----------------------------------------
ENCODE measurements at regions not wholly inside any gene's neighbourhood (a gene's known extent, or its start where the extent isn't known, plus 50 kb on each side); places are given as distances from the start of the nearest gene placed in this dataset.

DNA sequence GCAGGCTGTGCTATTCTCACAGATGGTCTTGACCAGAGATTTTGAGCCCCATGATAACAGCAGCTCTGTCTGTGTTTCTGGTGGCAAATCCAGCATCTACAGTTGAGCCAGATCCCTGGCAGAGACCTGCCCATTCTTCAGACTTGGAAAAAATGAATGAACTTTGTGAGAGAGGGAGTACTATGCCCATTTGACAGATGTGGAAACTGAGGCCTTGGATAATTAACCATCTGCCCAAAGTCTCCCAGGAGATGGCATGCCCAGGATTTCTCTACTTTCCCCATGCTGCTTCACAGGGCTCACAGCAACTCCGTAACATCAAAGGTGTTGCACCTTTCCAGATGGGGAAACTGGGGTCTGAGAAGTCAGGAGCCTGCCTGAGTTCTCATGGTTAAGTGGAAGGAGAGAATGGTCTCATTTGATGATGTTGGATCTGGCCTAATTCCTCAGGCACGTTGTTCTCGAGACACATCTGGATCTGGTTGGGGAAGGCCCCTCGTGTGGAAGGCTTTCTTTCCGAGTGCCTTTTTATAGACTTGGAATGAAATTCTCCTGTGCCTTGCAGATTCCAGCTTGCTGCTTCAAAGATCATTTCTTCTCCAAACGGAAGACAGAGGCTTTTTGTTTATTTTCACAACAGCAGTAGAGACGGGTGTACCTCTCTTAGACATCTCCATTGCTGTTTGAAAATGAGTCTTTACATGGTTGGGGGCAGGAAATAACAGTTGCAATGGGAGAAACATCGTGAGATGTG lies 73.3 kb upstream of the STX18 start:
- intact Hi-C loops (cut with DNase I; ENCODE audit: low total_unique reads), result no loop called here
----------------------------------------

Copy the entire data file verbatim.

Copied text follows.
ENCODE measurements at regions not wholly inside any gene's neighbourhood (a gene's known extent, or its start where the extent isn't known, plus 50 kb on each side); places are given as distances from the start of the nearest gene placed in this dataset.

DNA sequence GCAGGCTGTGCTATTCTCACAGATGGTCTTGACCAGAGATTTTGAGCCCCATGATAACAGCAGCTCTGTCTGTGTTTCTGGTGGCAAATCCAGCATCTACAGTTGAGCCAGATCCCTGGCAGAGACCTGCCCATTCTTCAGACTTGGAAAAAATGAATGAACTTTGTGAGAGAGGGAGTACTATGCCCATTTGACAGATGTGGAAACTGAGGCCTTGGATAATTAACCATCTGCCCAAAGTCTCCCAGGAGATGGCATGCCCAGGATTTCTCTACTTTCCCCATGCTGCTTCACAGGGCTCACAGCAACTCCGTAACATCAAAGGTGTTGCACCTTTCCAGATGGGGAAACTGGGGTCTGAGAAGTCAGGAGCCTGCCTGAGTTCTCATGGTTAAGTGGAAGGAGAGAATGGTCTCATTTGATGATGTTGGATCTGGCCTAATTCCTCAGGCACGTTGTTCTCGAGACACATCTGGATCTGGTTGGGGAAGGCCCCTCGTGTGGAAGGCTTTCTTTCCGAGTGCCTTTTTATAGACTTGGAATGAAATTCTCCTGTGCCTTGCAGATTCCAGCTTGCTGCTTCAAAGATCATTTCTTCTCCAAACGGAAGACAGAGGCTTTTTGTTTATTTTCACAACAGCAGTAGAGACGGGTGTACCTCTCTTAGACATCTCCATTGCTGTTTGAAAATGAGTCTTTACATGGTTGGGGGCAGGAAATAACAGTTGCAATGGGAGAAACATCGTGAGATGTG lies 73.3 kb upstream of the STX18 start:
- intact Hi-C loops (cut with DNase I; ENCODE audit: low total_unique reads), result no loop called here